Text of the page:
Approach C: The controller instantiates all objects.

class Controller {

   public function DoSomething()
   {
      $DB->Begin();
      $oOrder=new Order();
      $aAddressIDs = $oOrder->GetAddressIDs();
      $CustomerID = $oOrder->GetCustomerID();

      foreach($aAddressIDs AS $ID)
      {
         // Take the order's address IDs 
         // and turn them into adress objects then 
         // pass them back to the order.
         $oAddress = new Address($ID);
         $oOrder->AddAddress($oAddress);
      }

      // Create a customer ID for the order
      // and pass the built object back into the order.
      $oCustomer = new Customer($CustomerID);
      $oOrder->AddCustomer($oCustomer);

      if($oOrder->DoSomethingComplex())
         $DB->Commit();
      else
         $DB->Rollback();
   }
}

This solves the problem of consistency regarding starting and completing database transactions by placing them outside the objects. Also, there's no confusion over where an object was instantiated, since all objects must be created by a controller. But this is really sloppy looking, and requires each controller method to know what the Order object needs in order to function.

Is there any clean way to do this?

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1 Answer 1

up vote 2 down vote accepted

Sorry, you have felled into a well known pitfall.
Objects are not supposed to mirror the DB. The order object needs to get all relevant data to process the order into himself.
He absolutely can use other classes/objects (A tree object to get the order items correctly ordered, a db connection class, a Sql abstraction class etc)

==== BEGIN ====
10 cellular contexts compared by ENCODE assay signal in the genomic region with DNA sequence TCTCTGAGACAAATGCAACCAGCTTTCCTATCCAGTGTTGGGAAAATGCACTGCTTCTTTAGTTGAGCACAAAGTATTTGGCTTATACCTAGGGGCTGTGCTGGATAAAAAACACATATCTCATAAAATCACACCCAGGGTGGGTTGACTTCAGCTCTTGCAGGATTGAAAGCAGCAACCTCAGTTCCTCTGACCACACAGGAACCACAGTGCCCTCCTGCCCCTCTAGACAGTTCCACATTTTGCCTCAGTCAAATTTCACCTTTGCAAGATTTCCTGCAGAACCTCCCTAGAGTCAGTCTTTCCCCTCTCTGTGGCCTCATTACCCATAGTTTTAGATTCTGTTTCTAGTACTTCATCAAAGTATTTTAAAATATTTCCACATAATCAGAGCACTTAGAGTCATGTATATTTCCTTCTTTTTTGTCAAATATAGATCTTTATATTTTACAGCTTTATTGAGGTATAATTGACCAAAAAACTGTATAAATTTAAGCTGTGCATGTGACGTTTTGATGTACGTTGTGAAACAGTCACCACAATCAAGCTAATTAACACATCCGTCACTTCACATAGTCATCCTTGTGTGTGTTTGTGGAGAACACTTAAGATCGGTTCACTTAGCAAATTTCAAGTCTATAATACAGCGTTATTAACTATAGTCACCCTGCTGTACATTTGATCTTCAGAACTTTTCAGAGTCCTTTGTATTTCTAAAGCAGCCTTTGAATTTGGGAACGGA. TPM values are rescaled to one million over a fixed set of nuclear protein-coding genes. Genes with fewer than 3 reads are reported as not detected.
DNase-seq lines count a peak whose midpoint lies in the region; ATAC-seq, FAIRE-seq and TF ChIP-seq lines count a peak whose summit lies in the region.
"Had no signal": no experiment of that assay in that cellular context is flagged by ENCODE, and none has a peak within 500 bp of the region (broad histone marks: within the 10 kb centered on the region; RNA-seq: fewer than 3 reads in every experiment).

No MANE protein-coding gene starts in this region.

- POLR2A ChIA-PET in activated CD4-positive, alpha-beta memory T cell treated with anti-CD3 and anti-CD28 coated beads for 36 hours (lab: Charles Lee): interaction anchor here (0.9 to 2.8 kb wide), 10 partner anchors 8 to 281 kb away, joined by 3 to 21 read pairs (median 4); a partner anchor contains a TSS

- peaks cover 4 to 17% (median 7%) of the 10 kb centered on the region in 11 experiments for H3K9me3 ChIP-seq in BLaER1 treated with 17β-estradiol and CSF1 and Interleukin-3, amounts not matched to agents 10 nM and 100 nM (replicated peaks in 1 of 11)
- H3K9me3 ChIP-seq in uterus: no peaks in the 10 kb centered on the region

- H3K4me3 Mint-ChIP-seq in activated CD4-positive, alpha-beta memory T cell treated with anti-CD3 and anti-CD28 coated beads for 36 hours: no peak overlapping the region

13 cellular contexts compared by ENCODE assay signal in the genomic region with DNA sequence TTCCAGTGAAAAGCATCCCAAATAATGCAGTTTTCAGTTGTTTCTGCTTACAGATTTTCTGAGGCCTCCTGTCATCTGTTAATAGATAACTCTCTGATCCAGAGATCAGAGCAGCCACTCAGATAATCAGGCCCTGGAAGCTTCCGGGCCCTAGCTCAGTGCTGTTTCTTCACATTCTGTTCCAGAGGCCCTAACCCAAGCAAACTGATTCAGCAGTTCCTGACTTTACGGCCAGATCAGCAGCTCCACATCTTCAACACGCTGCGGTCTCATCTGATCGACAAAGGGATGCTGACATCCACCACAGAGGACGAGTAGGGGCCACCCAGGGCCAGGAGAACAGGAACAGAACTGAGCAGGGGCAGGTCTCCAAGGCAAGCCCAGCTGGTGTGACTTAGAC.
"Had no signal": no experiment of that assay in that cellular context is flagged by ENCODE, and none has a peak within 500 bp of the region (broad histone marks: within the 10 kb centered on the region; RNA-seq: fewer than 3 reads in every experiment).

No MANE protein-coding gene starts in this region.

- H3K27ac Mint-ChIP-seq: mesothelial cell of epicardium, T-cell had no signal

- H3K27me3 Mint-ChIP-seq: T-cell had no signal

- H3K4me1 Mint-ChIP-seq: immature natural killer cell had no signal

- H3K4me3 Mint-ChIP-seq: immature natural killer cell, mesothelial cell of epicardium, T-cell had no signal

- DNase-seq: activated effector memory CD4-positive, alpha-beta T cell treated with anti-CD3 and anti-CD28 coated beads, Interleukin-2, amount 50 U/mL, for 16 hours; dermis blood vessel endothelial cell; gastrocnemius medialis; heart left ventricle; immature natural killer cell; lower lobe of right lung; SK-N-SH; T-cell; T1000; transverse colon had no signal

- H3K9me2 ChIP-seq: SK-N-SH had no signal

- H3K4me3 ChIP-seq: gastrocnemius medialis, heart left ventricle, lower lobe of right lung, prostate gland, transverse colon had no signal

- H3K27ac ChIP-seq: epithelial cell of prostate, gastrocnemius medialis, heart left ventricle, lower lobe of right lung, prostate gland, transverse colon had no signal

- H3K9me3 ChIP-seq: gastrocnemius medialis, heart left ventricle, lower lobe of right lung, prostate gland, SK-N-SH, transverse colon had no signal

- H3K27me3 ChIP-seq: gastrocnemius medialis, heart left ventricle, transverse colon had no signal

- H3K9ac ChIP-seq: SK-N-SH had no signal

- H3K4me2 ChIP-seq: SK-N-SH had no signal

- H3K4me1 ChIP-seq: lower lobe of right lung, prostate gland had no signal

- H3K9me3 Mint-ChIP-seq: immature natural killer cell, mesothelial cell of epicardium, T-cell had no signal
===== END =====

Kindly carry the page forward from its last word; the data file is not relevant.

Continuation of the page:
If you can, you should load the data in one query. Not one query per table.
If you want to go with the paradigm of one query per one data source I would say that a relational DB is not what you want, but rather a NoSQL DB (like MongoDB, for example), but there too, you will need to use but one object to handle the order, as the MongoDB pretty much enforces this.

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But what if the address object requires some sort of processing in order to work correctly? The order object (and any other object that uses address objects) would need to be aware of this and either process the address itself, or call a specific method, both of which require external objects to be aware of the address object's internal workings. –  Nick Jul 7 '11 at 2:52
    
@Nick - that's the way, here you identified a singular process (which should read data from more then one place, probably) used in several of your other processes -> go a head and encapsulate that entire logic in an object, and move that around to whom ever needs an address read/parsed/saved/searched etc nothing wrong with a Order Object to use internally an Address object. The Address object is instantiated by the Order object which should have the raw address data, which was fetched in the general query. –  Itay Moav -Malimovka Jul 7 '11 at 3:11